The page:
More than 15,000 years before Sinatra stalked the Strip, a different sort of cat was prowling around Las Vegas: the saber-toothed cat. Remains from this predator of the Pleistocene were recently unearthed in the desert north of Sin City, a first for the region.
“I hate to say, ‘We hit the jackpot’, this being Vegas – but we did!” San Bernardino County (Calif.) Museum paleontologist Eric Scott, who discovered the fossils, told the Highland Community News earlier in December.
Smilodon fatalis, though often called the "saber-toothed tiger," is no tiger – the ancient feline is more stout than modern big cats, and built more like a bear. It had a short tail like a bobcat, and of course, long and wickedly curving canines.
Just how the saber-toothed cat used its saber teeth is still a bone of contention: Did the fearsome cat use them for a killing bite? Or would the saber teeth have been too fragile to survive a bite into the bones of the cat's meal? Since no modern animals have comparable canines, scientists can't easily infer the answer.
In a 2007 paper published in the Proceedings of the National Academy of Science, Australian researchers constructed a computer model of a saber-toothed cat's skull to explore how it may have killed its meals. The scientists concluded that S. fatalis could deliver a bite with only one-third the strength of a modern lion, meaning that its bite likely wasn't strong enough to take down running animals. Weaker bite strength would mean that the saber-toothed cat would have to be more careful about prolonged struggles with prey that could risk snapping off its canines.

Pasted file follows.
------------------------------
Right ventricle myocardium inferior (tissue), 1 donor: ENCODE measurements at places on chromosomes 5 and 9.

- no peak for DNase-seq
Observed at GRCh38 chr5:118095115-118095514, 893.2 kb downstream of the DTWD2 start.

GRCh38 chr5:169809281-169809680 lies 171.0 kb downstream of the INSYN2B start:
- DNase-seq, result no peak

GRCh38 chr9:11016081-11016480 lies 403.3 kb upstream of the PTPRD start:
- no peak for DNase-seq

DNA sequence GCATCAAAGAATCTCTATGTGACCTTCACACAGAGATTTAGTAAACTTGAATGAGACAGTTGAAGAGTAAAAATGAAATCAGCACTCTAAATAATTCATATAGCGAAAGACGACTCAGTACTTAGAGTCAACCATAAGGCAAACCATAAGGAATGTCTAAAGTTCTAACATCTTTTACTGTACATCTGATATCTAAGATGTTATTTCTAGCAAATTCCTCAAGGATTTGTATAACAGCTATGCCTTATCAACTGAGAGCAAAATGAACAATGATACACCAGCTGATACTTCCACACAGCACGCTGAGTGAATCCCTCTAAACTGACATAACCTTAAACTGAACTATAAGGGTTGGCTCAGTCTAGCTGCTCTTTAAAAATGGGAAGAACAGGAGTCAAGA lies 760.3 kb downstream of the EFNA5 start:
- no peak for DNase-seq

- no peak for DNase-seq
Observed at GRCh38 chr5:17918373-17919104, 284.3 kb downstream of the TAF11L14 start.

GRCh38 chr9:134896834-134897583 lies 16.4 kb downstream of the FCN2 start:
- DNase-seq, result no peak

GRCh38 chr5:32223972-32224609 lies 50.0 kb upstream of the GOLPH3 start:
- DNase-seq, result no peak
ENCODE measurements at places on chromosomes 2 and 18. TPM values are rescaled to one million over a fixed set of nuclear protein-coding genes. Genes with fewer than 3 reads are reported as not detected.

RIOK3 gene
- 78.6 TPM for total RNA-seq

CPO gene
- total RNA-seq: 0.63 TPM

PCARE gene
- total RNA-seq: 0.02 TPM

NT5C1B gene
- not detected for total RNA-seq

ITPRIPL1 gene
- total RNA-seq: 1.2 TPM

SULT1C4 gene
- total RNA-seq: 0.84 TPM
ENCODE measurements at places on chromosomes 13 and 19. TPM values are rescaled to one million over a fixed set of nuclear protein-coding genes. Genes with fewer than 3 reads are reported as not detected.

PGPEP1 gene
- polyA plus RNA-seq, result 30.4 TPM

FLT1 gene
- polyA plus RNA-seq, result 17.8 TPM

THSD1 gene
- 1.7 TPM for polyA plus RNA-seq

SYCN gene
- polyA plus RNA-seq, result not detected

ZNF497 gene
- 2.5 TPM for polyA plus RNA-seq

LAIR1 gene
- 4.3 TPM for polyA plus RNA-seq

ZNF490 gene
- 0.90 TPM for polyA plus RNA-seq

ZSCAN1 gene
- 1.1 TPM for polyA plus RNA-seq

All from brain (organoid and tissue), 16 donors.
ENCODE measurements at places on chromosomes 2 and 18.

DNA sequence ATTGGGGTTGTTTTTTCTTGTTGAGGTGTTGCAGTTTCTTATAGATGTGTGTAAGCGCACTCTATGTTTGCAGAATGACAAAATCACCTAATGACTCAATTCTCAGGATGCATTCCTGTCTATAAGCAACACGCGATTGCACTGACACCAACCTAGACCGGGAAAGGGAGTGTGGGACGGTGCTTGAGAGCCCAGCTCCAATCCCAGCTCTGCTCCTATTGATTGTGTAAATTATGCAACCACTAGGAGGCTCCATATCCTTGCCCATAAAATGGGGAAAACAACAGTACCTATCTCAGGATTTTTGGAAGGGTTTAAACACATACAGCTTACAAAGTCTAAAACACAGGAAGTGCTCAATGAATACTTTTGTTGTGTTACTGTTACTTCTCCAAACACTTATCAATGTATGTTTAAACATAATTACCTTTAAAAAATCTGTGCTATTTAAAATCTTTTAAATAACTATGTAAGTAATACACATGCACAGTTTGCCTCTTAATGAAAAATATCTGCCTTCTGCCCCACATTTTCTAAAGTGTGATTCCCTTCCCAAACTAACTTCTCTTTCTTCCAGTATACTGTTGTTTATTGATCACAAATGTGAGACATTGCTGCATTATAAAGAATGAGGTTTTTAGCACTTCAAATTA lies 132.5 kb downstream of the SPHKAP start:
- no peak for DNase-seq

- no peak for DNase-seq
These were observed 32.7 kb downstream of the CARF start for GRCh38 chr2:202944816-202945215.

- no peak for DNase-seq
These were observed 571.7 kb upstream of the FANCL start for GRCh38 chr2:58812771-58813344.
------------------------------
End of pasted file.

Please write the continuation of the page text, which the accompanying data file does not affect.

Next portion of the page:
To make a kill, a saber-toothed cat would probably have to be restraining its prey and quickly dispatch it with a bite to the neck, using its long canines to slice open an animal's jugular vein or shred its windpipe, the scientists said.
Another paper, published in the Zoological Journal of Linnean Society in 2007, says the evidence suggests that saber-toothed cats' canines were stronger and more flexible than they're often given credit for, meaning they could be deployed in shearing bites.
The newly discovered Smilodon fossils could help provide answers to the riddle of the saber-toothed cat's teeth, among other questions. The bones were originally dug up in 2003, but were cleaned and identified just this year.
“Meat-eaters are generally uncommon in the fossil record,” Scott told the Highland Community News. “In living communities, carnivores are far outnumbered by plant-eaters. The same holds true for past ecosystems. This makes fossil remains of extinct carnivores very rare and special – and very tough to find.”
The deserts of Nevada are turning out to be a rich mine for paleontologists in recent months. Shortly after the California researchers announced the saber-toothed cat find, a University of Nevada-Las Vegas team said they'd found what is likely the foot bone of a dire wolf (they're not just in "Game of Thrones," as it turns out), a predator that lived between 12,000 and 15,000 years ago. Dire wolves were, on average, larger than modern grey wolves and stockier as well, with short, thick legs.
In the Las Vegas Wash, where both the saber-toothed cat and dire wolf remains are found, scientists have also found fossilized bits of mammoths, birds, camels, bison and other creatures.
“If I'm going to get greedy, I guess I'd like to find a cheetah,” dire wolf discoverer and UNLV researcher Josh Bonde told the Las Vegas Review-Journal.